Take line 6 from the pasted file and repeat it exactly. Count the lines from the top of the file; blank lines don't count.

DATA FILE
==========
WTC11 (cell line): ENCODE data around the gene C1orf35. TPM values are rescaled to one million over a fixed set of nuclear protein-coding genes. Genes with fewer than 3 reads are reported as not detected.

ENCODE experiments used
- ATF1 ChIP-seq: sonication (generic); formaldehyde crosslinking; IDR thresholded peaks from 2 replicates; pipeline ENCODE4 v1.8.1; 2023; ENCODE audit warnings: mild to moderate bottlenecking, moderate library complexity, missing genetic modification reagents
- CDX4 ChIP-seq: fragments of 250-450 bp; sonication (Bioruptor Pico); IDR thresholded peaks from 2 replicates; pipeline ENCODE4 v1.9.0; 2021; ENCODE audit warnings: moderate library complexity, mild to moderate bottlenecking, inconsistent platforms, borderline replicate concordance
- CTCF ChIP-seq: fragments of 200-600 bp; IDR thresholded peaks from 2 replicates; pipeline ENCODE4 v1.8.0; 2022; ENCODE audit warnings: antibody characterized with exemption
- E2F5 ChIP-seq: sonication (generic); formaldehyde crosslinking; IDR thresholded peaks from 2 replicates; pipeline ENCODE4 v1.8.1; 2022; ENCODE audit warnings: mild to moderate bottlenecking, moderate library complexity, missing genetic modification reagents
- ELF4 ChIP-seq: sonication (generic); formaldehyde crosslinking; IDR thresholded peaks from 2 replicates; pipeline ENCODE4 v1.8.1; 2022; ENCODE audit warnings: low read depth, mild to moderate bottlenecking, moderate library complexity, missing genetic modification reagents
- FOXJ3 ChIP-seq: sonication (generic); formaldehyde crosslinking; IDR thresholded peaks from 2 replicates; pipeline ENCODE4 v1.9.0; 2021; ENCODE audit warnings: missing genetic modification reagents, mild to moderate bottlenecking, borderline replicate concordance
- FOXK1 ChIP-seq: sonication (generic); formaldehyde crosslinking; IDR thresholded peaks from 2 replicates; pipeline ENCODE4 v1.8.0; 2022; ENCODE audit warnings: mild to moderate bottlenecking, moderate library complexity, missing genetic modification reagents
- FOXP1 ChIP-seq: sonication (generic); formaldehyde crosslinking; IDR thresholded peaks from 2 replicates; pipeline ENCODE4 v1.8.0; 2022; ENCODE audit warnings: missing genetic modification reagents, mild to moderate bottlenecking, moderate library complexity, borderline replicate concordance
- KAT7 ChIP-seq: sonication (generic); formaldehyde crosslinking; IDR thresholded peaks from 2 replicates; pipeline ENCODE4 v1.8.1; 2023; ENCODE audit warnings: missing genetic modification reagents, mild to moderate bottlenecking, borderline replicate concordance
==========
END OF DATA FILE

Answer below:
- E2F5 ChIP-seq: sonication (generic); formaldehyde crosslinking; IDR thresholded peaks from 2 replicates; pipeline ENCODE4 v1.8.1; 2022; ENCODE audit warnings: mild to moderate bottlenecking, moderate library complexity, missing genetic modification reagents